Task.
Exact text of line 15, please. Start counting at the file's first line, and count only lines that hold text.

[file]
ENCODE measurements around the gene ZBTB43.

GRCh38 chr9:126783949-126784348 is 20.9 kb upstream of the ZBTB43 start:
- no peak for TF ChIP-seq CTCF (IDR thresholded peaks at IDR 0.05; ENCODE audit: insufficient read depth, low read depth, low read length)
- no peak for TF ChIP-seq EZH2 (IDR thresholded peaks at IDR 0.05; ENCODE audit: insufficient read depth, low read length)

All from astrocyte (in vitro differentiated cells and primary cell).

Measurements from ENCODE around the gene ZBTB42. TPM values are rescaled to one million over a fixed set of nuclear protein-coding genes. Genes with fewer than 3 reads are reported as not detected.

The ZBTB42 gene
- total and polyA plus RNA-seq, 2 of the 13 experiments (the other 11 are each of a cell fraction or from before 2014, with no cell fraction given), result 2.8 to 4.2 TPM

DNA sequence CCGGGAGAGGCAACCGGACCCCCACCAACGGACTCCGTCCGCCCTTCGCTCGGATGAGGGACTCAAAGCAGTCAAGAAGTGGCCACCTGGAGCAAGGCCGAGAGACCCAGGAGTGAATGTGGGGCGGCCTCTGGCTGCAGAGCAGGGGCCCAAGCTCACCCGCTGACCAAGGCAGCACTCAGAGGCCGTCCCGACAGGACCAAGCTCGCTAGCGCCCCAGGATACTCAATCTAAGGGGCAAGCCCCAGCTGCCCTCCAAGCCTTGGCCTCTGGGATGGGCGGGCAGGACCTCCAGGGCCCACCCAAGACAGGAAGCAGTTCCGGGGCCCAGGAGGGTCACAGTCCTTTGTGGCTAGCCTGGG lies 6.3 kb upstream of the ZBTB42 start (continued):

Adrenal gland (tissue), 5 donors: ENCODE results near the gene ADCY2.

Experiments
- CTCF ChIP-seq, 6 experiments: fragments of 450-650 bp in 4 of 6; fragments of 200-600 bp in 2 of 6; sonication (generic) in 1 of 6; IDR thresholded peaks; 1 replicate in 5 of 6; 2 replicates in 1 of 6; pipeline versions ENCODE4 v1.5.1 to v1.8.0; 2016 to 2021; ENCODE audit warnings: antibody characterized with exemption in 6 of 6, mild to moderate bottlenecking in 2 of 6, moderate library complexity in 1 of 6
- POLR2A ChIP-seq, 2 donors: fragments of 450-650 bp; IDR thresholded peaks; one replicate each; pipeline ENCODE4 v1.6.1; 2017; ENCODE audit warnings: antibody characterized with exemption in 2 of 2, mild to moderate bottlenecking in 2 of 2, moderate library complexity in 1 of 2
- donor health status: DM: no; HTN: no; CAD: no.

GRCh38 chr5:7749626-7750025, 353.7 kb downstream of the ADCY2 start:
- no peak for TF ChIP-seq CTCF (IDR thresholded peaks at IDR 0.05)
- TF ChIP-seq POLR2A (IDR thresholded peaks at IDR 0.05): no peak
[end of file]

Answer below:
GRCh38 chr5:7749626-7750025, 353.7 kb downstream of the ADCY2 start: